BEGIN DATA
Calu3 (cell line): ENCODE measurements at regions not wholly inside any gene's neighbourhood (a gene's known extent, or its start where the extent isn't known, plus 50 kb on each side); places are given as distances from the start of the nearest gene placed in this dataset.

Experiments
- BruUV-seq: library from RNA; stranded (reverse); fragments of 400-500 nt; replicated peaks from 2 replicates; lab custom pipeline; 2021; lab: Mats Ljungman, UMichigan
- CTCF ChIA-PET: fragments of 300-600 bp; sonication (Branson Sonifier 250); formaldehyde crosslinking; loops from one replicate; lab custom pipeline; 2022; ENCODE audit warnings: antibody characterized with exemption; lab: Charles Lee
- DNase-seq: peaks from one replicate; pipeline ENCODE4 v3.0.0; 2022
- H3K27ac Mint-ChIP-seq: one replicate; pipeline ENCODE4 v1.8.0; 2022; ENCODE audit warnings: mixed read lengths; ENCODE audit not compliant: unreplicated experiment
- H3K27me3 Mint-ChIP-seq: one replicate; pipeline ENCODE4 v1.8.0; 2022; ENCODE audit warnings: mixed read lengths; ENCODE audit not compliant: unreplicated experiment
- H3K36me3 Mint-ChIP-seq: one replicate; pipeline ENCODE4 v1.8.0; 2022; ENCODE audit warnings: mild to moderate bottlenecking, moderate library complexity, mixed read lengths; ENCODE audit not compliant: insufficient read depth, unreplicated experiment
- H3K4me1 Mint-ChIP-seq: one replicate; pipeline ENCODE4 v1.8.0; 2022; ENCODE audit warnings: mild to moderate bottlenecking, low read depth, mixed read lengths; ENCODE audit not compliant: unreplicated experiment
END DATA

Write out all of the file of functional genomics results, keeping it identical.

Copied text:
Calu3 (cell line): ENCODE measurements at regions not wholly inside any gene's neighbourhood (a gene's known extent, or its start where the extent isn't known, plus 50 kb on each side); places are given as distances from the start of the nearest gene placed in this dataset.

Experiments
- BruUV-seq: library from RNA; stranded (reverse); fragments of 400-500 nt; replicated peaks from 2 replicates; lab custom pipeline; 2021; lab: Mats Ljungman, UMichigan
- CTCF ChIA-PET: fragments of 300-600 bp; sonication (Branson Sonifier 250); formaldehyde crosslinking; loops from one replicate; lab custom pipeline; 2022; ENCODE audit warnings: antibody characterized with exemption; lab: Charles Lee
- DNase-seq: peaks from one replicate; pipeline ENCODE4 v3.0.0; 2022
- H3K27ac Mint-ChIP-seq: one replicate; pipeline ENCODE4 v1.8.0; 2022; ENCODE audit warnings: mixed read lengths; ENCODE audit not compliant: unreplicated experiment
- H3K27me3 Mint-ChIP-seq: one replicate; pipeline ENCODE4 v1.8.0; 2022; ENCODE audit warnings: mixed read lengths; ENCODE audit not compliant: unreplicated experiment
- H3K36me3 Mint-ChIP-seq: one replicate; pipeline ENCODE4 v1.8.0; 2022; ENCODE audit warnings: mild to moderate bottlenecking, moderate library complexity, mixed read lengths; ENCODE audit not compliant: insufficient read depth, unreplicated experiment
- H3K4me1 Mint-ChIP-seq: one replicate; pipeline ENCODE4 v1.8.0; 2022; ENCODE audit warnings: mild to moderate bottlenecking, low read depth, mixed read lengths; ENCODE audit not compliant: unreplicated experiment